Thus, in Brazil, in addition to financial education not being part of the school environment, it does not make part of the family educational universe. Therefore, the child does not learn to handle money at home, let alone at school. This may lead to consequences of economic fluctuations in adulthood with serious repercussions to family members and to the country (Pires et al., 2013). The negative consequences of reckless financial behavior of young adults can pose great difficulty in their school performance and compromise their physical and mental health, as well as their life satisfaction (Xiao, Noring, & Anderson, 1995).

According to Hofmann and Moro (2013), in mid-2007, the Brazilian government composed a working group consisting of representatives of the Central Bank of Brazil, the Brazilian Securities and Exchange Commission (CVM), the Secretariat for Pension Plans (SPC) and the Superintendence of Private Insurance (SUSEP). The main objective was to develop a proposal for a “National Strategy for Financial Education (NSFE)” contemplating the realization of a national stock inventory and financial education projects. At NSFE, a set of measures aimed at financial education in schools was provided, as well as actions aimed at adult education (Brasil, 2010a, 2010b).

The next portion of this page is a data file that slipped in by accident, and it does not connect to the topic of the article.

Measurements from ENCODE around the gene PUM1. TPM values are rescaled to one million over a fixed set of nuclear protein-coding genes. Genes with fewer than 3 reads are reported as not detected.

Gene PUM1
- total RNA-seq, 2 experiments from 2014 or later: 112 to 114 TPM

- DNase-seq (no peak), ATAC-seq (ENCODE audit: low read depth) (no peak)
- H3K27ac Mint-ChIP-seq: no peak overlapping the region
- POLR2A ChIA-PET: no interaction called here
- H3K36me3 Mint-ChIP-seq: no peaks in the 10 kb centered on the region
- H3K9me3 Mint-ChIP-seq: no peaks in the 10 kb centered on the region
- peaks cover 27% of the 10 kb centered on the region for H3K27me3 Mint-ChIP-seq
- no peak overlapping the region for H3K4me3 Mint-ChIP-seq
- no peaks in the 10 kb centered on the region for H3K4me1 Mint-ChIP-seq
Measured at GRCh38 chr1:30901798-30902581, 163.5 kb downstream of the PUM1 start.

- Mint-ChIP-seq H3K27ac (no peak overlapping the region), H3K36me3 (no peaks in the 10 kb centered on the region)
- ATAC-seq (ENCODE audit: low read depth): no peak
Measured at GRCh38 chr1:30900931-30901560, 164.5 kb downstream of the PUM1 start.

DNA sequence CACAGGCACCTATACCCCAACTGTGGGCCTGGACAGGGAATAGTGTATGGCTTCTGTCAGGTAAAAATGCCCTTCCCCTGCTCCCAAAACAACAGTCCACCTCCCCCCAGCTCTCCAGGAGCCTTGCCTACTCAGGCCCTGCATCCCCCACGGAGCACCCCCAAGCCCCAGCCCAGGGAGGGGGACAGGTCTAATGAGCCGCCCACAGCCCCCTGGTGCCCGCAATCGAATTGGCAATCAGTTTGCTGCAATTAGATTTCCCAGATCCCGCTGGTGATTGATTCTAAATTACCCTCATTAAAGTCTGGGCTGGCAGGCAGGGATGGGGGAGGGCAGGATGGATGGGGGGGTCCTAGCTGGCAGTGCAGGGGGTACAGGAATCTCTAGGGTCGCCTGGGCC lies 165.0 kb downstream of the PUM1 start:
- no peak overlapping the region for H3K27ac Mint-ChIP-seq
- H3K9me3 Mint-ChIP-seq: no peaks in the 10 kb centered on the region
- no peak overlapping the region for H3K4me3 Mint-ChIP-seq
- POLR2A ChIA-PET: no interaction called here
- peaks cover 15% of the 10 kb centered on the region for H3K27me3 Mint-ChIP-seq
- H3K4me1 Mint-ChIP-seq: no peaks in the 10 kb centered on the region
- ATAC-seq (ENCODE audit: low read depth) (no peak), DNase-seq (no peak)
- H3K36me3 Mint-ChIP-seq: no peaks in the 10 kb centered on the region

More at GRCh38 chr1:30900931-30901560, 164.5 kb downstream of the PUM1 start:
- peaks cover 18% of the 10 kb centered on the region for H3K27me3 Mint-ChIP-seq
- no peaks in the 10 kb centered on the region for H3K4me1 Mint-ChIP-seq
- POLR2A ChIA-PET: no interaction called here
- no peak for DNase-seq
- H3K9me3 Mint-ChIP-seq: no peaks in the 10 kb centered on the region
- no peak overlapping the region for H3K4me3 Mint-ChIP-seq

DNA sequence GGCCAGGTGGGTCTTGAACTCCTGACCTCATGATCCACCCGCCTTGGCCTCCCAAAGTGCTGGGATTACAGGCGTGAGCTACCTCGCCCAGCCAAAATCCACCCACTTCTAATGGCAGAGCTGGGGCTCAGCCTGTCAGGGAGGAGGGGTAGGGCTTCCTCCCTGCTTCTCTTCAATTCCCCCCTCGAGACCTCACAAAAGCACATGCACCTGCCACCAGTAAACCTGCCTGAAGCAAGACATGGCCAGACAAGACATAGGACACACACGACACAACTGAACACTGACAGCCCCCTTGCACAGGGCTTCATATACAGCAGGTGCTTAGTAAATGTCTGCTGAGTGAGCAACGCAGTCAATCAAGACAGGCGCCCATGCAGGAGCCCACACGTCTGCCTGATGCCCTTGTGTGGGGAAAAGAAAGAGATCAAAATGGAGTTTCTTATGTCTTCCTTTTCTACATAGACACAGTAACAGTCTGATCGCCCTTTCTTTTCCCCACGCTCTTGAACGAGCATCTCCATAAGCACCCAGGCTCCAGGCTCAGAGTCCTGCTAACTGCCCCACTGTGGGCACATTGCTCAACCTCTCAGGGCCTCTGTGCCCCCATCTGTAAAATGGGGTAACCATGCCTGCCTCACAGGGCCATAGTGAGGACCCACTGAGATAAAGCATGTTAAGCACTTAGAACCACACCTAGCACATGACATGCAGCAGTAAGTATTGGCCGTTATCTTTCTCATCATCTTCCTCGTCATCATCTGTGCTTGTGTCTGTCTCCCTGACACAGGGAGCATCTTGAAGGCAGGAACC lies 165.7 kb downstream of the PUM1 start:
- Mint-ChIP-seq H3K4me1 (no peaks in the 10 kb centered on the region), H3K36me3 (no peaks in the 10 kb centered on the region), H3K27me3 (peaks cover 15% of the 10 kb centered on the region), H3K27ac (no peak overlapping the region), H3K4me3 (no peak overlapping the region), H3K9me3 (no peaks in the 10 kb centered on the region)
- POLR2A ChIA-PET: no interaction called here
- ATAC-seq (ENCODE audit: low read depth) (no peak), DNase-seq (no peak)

For Hofmann and Moro (2013) the National Strategy for Financial Education “NSFE” is still new, but guarantees a wide range of discussion on the potential interaction between school mathematics and financial education. The NSFE assumes that financial education is exercised in schools, excelling in formulating mathematical and financial daily problems in the classroom. However, although there are isolated attempts of NSFE to develop and disseminate financial education, Savóia et al. (2007) and Brasil (2013) outline a misalignment of public policies and guidelines of MEC, with little government interest for the negotiations of NSFE.